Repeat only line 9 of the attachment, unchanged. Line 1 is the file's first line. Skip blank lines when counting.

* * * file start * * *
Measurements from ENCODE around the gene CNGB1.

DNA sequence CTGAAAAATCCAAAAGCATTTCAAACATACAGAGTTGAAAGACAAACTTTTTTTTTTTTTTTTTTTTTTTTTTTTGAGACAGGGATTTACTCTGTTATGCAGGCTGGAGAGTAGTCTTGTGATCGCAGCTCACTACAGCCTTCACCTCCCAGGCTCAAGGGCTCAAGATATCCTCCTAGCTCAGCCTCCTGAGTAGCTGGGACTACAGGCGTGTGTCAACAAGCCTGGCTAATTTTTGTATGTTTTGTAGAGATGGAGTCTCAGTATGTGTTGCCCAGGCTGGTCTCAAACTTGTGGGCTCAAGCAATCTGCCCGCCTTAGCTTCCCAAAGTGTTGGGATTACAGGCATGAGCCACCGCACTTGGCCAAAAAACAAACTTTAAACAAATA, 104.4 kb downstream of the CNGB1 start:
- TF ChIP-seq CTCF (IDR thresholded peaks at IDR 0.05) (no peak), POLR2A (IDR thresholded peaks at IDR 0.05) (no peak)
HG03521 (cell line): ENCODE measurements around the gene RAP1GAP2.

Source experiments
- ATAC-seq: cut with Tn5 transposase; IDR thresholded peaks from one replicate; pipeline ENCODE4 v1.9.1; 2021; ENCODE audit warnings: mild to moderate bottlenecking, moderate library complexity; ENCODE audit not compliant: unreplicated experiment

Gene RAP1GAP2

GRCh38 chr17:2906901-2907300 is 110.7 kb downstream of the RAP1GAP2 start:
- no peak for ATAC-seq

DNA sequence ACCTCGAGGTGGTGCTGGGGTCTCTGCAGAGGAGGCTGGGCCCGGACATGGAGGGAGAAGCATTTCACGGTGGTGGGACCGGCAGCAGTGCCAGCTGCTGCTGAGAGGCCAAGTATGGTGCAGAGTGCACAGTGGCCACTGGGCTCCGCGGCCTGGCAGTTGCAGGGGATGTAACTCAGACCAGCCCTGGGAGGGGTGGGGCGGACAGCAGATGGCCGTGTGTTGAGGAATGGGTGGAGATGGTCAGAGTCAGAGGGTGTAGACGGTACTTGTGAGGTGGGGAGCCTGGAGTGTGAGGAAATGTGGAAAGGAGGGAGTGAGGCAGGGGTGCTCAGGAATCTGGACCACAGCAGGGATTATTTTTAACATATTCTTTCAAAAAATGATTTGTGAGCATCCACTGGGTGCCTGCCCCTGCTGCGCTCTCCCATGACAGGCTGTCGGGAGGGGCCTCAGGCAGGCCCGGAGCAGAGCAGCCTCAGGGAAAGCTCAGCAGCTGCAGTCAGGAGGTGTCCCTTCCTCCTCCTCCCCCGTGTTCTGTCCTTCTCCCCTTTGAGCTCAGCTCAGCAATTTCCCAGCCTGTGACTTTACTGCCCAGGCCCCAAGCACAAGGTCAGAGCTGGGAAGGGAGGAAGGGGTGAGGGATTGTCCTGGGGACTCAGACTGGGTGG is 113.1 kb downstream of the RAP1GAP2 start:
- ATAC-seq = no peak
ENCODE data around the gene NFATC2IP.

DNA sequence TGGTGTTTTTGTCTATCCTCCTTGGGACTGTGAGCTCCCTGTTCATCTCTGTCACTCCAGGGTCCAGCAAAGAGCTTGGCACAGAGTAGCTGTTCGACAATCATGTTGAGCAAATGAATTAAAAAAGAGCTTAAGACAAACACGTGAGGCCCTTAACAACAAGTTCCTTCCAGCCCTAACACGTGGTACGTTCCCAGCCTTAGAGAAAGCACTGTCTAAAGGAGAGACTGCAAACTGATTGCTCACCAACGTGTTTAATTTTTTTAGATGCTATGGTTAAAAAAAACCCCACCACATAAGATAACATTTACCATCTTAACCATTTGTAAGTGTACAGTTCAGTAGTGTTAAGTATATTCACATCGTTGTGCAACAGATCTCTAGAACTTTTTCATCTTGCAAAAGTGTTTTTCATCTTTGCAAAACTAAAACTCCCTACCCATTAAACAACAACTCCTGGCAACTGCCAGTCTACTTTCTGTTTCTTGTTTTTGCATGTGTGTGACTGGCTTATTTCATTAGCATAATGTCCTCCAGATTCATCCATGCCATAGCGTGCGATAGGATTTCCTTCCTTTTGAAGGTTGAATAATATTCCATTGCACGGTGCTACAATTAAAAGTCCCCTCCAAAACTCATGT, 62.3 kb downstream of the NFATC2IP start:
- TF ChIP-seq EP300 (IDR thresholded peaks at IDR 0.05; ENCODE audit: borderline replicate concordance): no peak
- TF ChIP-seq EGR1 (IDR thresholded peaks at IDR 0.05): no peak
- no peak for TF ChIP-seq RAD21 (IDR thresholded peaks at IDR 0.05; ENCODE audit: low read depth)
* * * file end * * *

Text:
- no peak for ATAC-seq